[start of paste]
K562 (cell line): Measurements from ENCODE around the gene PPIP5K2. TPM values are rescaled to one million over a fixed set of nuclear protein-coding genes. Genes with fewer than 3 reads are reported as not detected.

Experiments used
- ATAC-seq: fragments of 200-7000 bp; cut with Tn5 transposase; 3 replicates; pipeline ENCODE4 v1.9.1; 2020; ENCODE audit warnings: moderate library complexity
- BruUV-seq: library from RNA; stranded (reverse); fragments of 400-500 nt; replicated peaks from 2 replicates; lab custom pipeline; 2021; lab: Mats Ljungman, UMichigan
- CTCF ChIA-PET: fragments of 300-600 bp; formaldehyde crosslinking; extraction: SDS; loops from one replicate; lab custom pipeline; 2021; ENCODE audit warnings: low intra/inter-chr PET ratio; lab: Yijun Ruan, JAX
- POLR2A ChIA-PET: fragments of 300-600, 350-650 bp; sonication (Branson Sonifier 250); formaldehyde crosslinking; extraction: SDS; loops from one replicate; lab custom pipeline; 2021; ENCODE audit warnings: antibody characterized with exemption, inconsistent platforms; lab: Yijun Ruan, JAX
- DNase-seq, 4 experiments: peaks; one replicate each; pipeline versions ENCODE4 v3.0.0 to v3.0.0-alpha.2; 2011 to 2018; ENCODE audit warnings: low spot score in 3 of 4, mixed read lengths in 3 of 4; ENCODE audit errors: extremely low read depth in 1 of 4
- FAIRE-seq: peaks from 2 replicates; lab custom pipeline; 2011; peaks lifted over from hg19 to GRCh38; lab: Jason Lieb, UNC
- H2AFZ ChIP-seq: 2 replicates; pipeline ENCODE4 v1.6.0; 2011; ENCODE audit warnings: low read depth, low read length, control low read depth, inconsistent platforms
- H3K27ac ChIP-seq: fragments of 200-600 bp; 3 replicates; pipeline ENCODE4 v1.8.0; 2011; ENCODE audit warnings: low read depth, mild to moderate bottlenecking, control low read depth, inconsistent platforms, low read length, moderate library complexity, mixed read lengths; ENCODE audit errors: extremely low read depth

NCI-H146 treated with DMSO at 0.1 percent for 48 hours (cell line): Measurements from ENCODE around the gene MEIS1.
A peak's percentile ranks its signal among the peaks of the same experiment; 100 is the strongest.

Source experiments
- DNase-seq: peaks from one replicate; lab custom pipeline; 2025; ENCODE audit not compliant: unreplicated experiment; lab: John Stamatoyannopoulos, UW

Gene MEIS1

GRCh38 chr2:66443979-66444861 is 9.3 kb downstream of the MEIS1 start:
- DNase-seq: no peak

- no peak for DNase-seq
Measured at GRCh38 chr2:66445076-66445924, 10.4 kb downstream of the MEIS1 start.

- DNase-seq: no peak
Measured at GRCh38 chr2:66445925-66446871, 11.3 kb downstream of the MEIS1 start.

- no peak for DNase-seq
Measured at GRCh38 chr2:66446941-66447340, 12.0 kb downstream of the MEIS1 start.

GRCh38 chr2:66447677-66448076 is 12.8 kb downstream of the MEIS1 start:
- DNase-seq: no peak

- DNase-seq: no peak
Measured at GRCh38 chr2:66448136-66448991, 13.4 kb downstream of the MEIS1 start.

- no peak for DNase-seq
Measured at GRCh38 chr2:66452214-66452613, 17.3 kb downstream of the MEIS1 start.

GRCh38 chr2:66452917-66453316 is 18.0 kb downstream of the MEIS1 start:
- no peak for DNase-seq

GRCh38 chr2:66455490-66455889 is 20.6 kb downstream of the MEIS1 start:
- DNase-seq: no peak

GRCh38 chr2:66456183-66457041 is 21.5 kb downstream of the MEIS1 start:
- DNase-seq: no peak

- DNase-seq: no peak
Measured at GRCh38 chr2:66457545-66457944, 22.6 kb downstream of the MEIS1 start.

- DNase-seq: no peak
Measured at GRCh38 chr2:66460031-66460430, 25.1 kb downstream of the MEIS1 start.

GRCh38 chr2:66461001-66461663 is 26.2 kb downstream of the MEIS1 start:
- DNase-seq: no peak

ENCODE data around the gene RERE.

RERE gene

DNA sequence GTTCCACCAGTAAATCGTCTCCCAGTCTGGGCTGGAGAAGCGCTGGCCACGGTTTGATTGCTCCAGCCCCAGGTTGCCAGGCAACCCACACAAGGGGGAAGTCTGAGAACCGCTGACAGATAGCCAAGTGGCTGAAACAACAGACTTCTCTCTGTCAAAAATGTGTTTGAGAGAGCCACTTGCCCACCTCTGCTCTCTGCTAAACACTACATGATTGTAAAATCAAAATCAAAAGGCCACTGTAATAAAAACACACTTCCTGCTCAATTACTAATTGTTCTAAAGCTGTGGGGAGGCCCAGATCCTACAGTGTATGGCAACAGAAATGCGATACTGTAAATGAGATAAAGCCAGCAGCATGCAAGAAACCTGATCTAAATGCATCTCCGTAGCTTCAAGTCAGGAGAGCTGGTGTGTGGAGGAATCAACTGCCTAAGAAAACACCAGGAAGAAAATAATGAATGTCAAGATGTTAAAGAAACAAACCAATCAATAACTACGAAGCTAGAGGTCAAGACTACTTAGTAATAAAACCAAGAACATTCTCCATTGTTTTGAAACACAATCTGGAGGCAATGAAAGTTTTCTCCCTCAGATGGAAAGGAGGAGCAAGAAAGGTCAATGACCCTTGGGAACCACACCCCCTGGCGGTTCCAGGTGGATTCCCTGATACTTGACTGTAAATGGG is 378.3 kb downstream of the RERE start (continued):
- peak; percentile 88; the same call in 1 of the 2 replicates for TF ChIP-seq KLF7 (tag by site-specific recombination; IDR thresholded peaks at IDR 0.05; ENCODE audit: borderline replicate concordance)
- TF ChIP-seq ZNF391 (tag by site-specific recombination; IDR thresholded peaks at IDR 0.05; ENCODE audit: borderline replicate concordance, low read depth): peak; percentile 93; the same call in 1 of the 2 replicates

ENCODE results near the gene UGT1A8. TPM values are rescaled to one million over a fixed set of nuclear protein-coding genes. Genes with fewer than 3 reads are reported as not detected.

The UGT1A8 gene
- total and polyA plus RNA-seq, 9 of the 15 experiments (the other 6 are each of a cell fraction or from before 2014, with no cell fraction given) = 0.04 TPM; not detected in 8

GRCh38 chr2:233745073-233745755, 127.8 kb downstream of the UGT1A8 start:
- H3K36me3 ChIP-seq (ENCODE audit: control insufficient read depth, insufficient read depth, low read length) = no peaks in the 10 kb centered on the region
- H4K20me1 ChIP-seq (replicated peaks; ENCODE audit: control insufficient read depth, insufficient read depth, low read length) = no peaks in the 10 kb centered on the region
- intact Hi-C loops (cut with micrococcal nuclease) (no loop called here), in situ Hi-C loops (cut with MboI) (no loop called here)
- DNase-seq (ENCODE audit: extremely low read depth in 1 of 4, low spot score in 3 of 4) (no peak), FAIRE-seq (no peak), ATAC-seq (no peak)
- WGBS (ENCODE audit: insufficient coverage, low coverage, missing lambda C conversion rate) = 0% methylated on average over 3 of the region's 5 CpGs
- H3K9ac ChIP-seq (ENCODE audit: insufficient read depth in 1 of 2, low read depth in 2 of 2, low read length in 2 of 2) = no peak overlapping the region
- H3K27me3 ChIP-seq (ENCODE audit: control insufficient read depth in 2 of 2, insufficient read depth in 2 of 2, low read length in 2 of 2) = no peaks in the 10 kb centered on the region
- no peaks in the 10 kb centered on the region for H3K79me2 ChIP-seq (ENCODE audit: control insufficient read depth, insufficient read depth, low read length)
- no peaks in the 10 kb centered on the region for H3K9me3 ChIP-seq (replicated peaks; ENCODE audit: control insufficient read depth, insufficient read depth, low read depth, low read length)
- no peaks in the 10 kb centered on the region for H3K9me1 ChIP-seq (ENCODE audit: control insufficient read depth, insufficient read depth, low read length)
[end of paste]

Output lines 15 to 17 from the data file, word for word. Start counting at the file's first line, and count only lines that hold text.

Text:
Gene MEIS1

GRCh38 chr2:66443979-66444861 is 9.3 kb downstream of the MEIS1 start:
- DNase-seq: no peak